For example, in the early 1970s, a period of recession in the oil industry because of low prices resulting from an oil surplus after the development of huge fields in the Middle East, Shell planners began to look at the world from the point of view of the oilmen of the Middle East whose countries small and sparsely populated did not have the means to absorb all of the wealth flowing into them from their one valuable resource. That growing surplus of cash would have to be reinvested, but where? No bank holding, or piece of real estate could appreciate in value as fast as the oil in the ground, especially if less oil were produced in order to keep the price high. Thus the Shell team was able to predict the emergence of OPEC and the rising price of oil as predetermined elements for the 1970s, forces that would drive the global system. Repercussions of these predetermined elements would of necessity involve shock waves to the economies of countries dependent on oil imported from the Middle East.

Uncertainties involved various countries' likely attempts at solutions, such as price freezes, or simple inaction, which would result in an energy crisis. So the Shell planners presented to top management, in 1972, a set of scenarios which took these predetermined elements and uncertainties into account. These scenarios varied so sharply from the implicit worldview then prevailing at Shell - explore and drill, build refineries, order tankers, and expand markets - that the planners realized they were unlikely to be taken seriously. So they constructed another set of "challenge scenarios" that postulated a continuation of present trends and business as usual.

These challenge scenarios included "miracles" in exploration and production, such as the discovery of major new fields in non-OPEC nations, willingness on the part of oil producers to deplete their resources at the will of the consumer to keep prices low and no natural disasters or wars that would generate a need for spare production capacity. The sheer improbability of these events forced the Shell management to realize that their business - as usual mentality - was blinding them to the inevitability of the coming changes. As a result, during the 1970s Shell was better positioned to handle the oil embargo and the dramatic rise in oil prices and in the power of the OPEC cartel than many of its competitors.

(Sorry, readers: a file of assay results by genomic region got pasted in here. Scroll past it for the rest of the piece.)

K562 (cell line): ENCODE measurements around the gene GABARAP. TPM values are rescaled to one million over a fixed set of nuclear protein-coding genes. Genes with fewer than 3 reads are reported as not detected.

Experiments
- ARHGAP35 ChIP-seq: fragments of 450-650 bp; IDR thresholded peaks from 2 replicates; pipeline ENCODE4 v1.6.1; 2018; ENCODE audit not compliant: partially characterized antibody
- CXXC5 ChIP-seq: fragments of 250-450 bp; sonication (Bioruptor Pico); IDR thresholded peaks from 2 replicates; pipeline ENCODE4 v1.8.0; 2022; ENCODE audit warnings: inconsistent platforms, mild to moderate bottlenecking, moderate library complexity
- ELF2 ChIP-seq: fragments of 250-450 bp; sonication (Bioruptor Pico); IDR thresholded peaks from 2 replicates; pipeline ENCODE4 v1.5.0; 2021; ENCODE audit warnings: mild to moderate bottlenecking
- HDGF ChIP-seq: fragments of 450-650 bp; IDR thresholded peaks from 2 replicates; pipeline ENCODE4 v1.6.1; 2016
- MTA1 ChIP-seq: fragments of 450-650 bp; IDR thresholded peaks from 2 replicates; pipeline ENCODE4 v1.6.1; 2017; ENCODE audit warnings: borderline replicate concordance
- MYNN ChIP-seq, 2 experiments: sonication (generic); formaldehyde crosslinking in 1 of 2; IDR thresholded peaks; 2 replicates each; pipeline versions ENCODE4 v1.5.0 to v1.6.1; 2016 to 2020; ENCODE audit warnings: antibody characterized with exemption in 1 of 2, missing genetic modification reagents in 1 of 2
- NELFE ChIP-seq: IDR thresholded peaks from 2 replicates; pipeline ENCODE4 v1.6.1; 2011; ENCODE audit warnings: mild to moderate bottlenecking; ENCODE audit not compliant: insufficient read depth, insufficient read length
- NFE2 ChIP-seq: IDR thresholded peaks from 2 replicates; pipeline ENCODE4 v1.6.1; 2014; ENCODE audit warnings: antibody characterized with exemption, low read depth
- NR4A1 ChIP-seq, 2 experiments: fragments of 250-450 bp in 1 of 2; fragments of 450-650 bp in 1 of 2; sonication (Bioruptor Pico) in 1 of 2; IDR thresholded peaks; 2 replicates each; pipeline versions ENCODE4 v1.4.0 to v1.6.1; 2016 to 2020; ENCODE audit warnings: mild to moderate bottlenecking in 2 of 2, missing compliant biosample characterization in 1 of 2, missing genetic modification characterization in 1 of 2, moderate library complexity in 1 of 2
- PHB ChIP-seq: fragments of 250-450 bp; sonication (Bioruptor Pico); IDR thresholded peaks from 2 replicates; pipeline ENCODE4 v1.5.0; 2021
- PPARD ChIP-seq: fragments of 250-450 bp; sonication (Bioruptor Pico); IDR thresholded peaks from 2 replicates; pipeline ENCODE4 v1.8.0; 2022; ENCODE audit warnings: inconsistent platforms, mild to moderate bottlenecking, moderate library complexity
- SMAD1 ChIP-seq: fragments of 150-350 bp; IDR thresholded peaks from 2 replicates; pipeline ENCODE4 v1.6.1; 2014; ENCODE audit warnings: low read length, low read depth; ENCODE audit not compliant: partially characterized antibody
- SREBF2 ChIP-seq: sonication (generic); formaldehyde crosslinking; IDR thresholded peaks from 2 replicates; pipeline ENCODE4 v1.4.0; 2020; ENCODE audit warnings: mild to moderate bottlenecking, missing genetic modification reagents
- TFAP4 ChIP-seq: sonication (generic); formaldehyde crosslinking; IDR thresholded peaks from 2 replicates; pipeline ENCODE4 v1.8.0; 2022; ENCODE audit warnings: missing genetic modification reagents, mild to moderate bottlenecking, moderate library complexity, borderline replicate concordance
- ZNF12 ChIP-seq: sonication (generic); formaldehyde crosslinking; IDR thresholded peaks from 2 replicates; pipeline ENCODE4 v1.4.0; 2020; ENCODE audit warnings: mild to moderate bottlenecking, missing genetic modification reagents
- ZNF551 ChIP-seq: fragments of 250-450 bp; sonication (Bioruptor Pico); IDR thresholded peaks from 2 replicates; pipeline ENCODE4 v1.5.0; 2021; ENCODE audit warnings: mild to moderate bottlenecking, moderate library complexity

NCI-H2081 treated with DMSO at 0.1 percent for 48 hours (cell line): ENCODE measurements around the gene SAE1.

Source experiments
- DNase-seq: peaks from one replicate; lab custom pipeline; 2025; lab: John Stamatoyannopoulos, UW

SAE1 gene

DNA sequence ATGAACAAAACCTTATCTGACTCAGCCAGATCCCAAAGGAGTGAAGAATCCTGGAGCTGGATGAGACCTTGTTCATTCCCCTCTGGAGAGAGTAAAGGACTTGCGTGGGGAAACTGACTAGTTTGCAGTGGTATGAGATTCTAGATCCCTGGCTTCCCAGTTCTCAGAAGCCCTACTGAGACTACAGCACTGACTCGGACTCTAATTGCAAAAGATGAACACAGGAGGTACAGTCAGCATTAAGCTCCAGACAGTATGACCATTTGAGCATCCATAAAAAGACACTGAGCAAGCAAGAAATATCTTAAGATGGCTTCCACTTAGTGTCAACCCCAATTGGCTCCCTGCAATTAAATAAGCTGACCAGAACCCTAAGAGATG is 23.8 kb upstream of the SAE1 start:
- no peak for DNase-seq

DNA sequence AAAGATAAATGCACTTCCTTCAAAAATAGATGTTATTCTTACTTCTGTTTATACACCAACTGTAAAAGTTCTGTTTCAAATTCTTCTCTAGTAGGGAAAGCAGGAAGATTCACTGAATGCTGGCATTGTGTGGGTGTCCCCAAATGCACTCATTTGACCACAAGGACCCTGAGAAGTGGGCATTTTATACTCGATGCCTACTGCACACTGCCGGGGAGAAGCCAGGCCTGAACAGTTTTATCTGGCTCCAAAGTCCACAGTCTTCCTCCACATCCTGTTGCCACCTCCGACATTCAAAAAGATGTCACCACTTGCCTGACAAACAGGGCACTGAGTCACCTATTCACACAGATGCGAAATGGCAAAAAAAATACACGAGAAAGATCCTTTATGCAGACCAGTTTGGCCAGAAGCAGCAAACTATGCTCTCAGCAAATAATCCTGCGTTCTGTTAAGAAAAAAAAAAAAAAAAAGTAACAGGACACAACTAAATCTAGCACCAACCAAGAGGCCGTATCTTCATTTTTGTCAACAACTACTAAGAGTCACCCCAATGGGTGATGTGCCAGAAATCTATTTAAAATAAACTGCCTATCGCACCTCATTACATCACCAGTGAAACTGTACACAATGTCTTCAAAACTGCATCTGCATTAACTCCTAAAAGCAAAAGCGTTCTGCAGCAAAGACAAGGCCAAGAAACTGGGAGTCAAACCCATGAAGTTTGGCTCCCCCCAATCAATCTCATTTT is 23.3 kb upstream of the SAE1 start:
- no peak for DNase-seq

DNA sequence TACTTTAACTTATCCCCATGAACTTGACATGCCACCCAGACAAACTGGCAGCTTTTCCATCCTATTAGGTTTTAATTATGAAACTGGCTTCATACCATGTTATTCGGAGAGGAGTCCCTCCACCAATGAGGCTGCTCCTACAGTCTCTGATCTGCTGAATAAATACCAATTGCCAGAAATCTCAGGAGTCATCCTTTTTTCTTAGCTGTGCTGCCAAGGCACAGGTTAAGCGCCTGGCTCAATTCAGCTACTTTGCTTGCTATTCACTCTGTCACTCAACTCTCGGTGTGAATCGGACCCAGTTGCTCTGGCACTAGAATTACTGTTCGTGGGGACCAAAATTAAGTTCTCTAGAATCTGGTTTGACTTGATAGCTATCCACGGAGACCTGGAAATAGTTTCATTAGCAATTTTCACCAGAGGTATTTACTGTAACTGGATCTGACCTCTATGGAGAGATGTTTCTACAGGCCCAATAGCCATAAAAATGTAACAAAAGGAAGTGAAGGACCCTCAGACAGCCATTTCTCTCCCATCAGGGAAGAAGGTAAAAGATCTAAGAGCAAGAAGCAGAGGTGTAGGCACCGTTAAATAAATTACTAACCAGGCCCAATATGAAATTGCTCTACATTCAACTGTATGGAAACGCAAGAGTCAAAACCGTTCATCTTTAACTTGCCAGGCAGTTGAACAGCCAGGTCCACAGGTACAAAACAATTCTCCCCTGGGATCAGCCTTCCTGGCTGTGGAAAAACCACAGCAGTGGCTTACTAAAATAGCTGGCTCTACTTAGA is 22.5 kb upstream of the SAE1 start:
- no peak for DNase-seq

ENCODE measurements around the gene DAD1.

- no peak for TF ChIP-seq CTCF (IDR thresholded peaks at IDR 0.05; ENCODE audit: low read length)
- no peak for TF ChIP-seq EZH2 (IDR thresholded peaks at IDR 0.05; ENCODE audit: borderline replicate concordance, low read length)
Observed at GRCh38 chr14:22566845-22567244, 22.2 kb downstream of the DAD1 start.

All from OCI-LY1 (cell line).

In the early 1990s one of the scenarios written by the Shell planners foresaw the likelihood of a rapid arid dramatic decline in the price of oil as the result of the discoveries of new fields outside of the OPEC sphere of influence, in combination with the energy conservation measures increasingly taken by consumers who did not want after the debacle of the 1970s, to remain overly dependent on imported oil, and who were increasingly aware of the finite nature of "non-renewable" resources such as oil. Positioning itself accordingly, Shell rose from fourteenth to second place among the oil multinationals during the mid-1980s as prices fell and other companies heavily over-invested, lost billions.

1.4 The Mont Fleur Scenarios

1. Focus: National
2. Sponsor: Private Foundation for Government
3. Application Domain: Strategic Planning, Public Ethics
4. Techniques Employed: Scenarios, Participatory Methods
5. Impediments: Political inertia

Key to overcoming impediments: Involvement of local participants, all political parties, and the media; prevailing feeling of crisis.

Players involved: Team of scenario writers who conducted workshops with interest groups to develop the scenarios.

Desired outcomes: Peaceful resolution of South African political differences.

Measures of success: Brought together opposition political parties; stimulated a national agenda and discussion, and may have contributed to peaceful resolution of differences in South Africa.